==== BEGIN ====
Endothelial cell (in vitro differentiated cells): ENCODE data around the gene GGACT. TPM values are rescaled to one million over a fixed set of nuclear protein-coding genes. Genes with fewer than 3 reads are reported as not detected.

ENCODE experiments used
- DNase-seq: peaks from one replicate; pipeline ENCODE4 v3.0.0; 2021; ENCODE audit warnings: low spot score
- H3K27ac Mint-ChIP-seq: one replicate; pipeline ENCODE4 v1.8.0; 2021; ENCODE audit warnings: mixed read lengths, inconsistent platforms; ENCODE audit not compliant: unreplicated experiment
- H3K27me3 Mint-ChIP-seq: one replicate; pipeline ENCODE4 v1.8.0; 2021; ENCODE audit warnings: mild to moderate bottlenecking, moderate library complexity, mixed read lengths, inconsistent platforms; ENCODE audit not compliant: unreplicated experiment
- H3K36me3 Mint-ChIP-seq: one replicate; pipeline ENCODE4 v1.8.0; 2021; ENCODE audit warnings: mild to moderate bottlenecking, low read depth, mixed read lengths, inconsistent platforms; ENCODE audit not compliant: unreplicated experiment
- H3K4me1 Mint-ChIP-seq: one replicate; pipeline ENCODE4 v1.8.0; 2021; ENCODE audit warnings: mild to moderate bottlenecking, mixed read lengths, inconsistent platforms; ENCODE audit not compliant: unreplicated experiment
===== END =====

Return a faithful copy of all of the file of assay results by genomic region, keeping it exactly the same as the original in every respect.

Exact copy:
Endothelial cell (in vitro differentiated cells): ENCODE data around the gene GGACT. TPM values are rescaled to one million over a fixed set of nuclear protein-coding genes. Genes with fewer than 3 reads are reported as not detected.

ENCODE experiments used
- DNase-seq: peaks from one replicate; pipeline ENCODE4 v3.0.0; 2021; ENCODE audit warnings: low spot score
- H3K27ac Mint-ChIP-seq: one replicate; pipeline ENCODE4 v1.8.0; 2021; ENCODE audit warnings: mixed read lengths, inconsistent platforms; ENCODE audit not compliant: unreplicated experiment
- H3K27me3 Mint-ChIP-seq: one replicate; pipeline ENCODE4 v1.8.0; 2021; ENCODE audit warnings: mild to moderate bottlenecking, moderate library complexity, mixed read lengths, inconsistent platforms; ENCODE audit not compliant: unreplicated experiment
- H3K36me3 Mint-ChIP-seq: one replicate; pipeline ENCODE4 v1.8.0; 2021; ENCODE audit warnings: mild to moderate bottlenecking, low read depth, mixed read lengths, inconsistent platforms; ENCODE audit not compliant: unreplicated experiment
- H3K4me1 Mint-ChIP-seq: one replicate; pipeline ENCODE4 v1.8.0; 2021; ENCODE audit warnings: mild to moderate bottlenecking, mixed read lengths, inconsistent platforms; ENCODE audit not compliant: unreplicated experiment